I’m back! Back from my week’s vacation with Debbi and, well, her entire immediate family visiting DisneyWorld and her parents in Florida.
We flew out last Saturday, and the trip was fairly uneventful other than a delay with our connecting flight out of Dallas. We got in a bit late, but we picked up our car and got to our hotel with no problems. Sunday morning we drove over to meet Debbi’s relatives who flew in from Boston: Her two sisters Dianne and Janine, Dianne’s husband Shawn, and their three kids. Then we caravaned towards Orlando to meet Debbi’s parents (well, father and stepmother) for brunch at Cracker Barrel. Deb’s parents have a time-share near DisneyWorld, so we checked into two rooms in the afternoon. Shawn, Dad and I went shopping, while everyone else went swimming. With all the people, Debbi and I were fortunate to end up with one of the king-sized beds to sleep in. And we needed it because, it was a long and busy week!
DisneyWorld (officially “Walt Disney World Resort”) is an odd place, even odder, I think, than Disneyland. It’s spread over a much larger area, and you have to drive on myriad roads to get to any of the four parks within, and you’re surrounded by swampy Florida landscape along the way.
The “main” park, the Magic Kingdom, was completed in 1971, and is basically laid out the same as Disneyland. However, it has fewer rides in a large space. So you have more space to walk around without bumping into people, but there’s not as much to do. The park feels cleaner and more polished than Disneyland, but by the same token has a lot less character. This may be because the design aesthetic of 1955 has less in common with our modern aesthetic than that of 1970. But it might also be because the restrictions of space in Disneyland force the Imagineers to be more creative. Or it might just be that Walt Disney personally oversaw Disneyland and gave it an attention to detail which the forces which created DisneyWorld – mostly after Walt’s death – just couldn’t attain. (After all, the 60s, 70s and 80s are not exactly remembered as a golden period in Disney’s history.)
We started the week at Disney’s Animal Kingdom, which has a few good rides, such as Expedition Everest (basically a variation on Big Thunder Mountain), but which is mainly notable for the Kilimanjaro Safari ride, which travels through a refuge with elephants, giraffes, wildebeest, and other animals. It’s actually quite scenic. The Flights of Wonder show is also quite cool. But overall the Animal Kingdom is not a terrific park.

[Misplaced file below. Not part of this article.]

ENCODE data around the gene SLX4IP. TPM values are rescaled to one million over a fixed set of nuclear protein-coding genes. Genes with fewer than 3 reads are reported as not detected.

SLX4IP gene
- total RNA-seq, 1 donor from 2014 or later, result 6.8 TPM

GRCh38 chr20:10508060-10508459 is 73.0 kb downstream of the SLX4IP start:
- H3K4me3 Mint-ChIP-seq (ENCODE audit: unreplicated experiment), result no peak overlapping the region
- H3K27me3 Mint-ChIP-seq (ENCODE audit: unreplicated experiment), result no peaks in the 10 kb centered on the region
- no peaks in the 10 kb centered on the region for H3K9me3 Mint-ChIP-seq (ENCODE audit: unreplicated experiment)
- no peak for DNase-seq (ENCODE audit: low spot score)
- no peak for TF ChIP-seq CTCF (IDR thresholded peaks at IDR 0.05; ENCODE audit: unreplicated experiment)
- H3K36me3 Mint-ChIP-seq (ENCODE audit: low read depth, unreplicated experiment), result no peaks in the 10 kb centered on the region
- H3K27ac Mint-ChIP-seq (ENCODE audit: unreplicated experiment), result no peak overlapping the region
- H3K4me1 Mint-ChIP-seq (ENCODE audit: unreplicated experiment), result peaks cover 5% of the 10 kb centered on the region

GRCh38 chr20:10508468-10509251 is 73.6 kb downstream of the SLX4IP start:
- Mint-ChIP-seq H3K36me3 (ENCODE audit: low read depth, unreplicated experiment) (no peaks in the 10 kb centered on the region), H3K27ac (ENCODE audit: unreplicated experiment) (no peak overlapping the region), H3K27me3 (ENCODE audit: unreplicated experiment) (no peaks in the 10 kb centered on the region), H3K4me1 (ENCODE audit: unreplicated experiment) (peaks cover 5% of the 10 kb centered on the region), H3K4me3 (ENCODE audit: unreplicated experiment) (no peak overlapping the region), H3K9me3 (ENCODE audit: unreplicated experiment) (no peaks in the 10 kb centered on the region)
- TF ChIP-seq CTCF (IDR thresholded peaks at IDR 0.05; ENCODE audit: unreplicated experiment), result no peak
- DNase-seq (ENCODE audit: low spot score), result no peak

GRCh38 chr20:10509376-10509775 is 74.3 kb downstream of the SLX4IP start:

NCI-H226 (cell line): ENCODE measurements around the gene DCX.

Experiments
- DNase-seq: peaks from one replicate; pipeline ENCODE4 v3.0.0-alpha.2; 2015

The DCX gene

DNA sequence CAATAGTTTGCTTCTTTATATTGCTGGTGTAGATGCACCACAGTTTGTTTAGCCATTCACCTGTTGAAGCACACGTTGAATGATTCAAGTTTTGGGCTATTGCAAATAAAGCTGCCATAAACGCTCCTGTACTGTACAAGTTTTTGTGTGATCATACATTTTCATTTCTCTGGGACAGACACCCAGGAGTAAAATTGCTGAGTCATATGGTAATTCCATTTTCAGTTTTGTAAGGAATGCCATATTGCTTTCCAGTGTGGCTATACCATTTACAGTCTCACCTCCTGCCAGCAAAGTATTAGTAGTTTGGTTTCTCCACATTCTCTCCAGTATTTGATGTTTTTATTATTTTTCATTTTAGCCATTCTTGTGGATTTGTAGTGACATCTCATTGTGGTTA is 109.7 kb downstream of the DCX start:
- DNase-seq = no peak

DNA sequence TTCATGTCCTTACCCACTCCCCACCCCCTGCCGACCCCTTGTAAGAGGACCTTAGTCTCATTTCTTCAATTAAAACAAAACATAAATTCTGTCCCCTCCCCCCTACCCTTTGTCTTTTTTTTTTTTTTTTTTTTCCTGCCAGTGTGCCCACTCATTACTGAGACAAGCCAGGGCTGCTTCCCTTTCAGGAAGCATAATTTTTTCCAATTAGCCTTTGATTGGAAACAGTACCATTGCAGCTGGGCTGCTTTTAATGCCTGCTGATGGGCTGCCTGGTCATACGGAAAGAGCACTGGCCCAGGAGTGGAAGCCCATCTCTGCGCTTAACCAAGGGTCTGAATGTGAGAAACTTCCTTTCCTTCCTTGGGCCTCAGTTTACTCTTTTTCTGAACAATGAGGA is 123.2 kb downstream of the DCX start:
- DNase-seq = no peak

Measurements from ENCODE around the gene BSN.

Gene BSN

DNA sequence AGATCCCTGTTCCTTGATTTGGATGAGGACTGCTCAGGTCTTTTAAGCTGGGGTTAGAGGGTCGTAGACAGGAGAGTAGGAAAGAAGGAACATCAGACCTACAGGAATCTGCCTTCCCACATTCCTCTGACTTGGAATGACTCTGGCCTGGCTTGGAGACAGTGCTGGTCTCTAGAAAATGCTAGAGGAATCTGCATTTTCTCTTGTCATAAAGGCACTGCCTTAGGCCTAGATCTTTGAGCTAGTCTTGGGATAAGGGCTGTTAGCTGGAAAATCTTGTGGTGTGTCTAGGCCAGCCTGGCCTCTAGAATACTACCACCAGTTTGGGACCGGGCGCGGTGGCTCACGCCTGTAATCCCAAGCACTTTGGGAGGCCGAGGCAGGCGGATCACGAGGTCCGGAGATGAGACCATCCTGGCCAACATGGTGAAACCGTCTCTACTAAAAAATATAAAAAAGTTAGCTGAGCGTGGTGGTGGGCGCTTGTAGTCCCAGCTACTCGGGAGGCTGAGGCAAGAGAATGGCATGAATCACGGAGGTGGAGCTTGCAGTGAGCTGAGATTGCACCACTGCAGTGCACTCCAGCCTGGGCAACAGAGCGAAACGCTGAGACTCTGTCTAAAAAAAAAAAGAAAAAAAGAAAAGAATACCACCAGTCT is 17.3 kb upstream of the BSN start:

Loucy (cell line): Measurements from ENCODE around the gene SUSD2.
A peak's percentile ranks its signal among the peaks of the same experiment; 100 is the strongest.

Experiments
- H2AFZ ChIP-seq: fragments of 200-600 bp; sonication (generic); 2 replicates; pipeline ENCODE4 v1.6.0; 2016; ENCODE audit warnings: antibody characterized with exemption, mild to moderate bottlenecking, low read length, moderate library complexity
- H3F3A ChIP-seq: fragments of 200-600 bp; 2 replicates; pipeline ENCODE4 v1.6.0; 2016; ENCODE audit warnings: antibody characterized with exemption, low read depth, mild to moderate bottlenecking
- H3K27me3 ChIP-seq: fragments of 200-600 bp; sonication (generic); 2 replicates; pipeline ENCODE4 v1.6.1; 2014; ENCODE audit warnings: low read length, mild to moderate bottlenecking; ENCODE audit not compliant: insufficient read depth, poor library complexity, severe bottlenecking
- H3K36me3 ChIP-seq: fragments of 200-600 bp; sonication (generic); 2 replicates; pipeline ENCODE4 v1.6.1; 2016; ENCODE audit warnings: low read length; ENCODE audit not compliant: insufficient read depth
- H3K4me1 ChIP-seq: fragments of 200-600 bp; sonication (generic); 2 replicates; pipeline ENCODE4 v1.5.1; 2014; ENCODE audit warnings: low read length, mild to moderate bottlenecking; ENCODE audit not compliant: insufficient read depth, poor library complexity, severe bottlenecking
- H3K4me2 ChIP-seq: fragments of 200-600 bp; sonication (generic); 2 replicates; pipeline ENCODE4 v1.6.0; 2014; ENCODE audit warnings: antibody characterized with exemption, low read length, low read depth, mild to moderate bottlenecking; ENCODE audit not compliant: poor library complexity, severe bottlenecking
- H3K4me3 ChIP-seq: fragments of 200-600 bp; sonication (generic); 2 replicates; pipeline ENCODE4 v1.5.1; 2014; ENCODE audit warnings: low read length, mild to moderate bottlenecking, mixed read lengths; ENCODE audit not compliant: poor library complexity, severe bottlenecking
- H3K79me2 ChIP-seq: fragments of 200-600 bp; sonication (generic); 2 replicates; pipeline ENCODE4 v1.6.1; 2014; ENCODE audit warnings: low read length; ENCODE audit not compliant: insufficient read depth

(click on an image for a larger version)
Tuesday we went to the Magic Kingdom, which as I said is very similar to Disneyland’s main park. Overall I felt the rides were at best the same, but often not as good as those at Disneyland. The Haunted Mansion, for instance, is missing the nifty walking corridor at the beginning. While some of Pirates of the Caribbean benefits from the additional space, it’s missing the initial ride through a Lousiana swamp. Space Mountain is just as good, but its veneer feels a little old, since the Disneyland Space Mountain was completely renovated in the last few years. The Enchanted Tiki Room at DisneyWorld was converted to The Enchanted Tiki Room (Under New Management), a pointless revision which is not only not as much fun, but is probably incomprehensible if you’re not familiar with the original. Tomorrowland has the old Peoplemover (rechristened the Tomorrowland Transit Authority), which is a fun and relaxing tour of Tomorrowland, but it also has the execrable Stitch’s Great Escape, which is a pointless and gross non-ride to be avoided at all costs. Ew.
DisneyWorld is missing several Disneyland rides, such as Indiana Jones, the Matterhorn Bobsleds, Mr. Toad’s Wild Ride, Alice in Wonderland, and the Storybook Land Canal Boats. Some of these aren’t exactly essential rides; nonetheless, despite its size, it feels like there’s less to do at the Magic Kingdom than at Disneyland.
Debbi’s family went off Tuesday late morning to a character breakfast, so Debbi and I got to do a number of things without the eight other members of our party. Which was nice since we could go on several rides less appropriate for kids. Debbi was able to go on all the rides she really wanted to go on, which made her happy.
Wednesday we went back to the Magic Kingdom for part of the day, and then went to EPCOT for half a day. We didn’t see a whole lot of it, and apparently the park bears almost no resemblance to Walt’s original vision. We did ride the Test Track ride, which is quite cool, in that you get up to around 65 MPH in the little car. But we weren’t too impressed with the World Showcase, and we didn’t have a chance to ride Soarin’ or Spaceship Earth. We did see the fireworks show, which was fun. But overall we weren’t too impressed with EPCOT.
Finally, on Thursday we spent the day at Disney MGM Studios, the fourth theme park. The Rock ‘n’ Roller Coaster is quite cool (although perhaps not much better than California Screamin’ at Disney’s California Adventure next to Disneyland). Lights, Motors, Action! is a pretty neat demo of how car stunts are staged and performed for films. More than the other parks, this park packs more into a fairly small space, and we were all a little surprised that we managed to pack a full day into this park.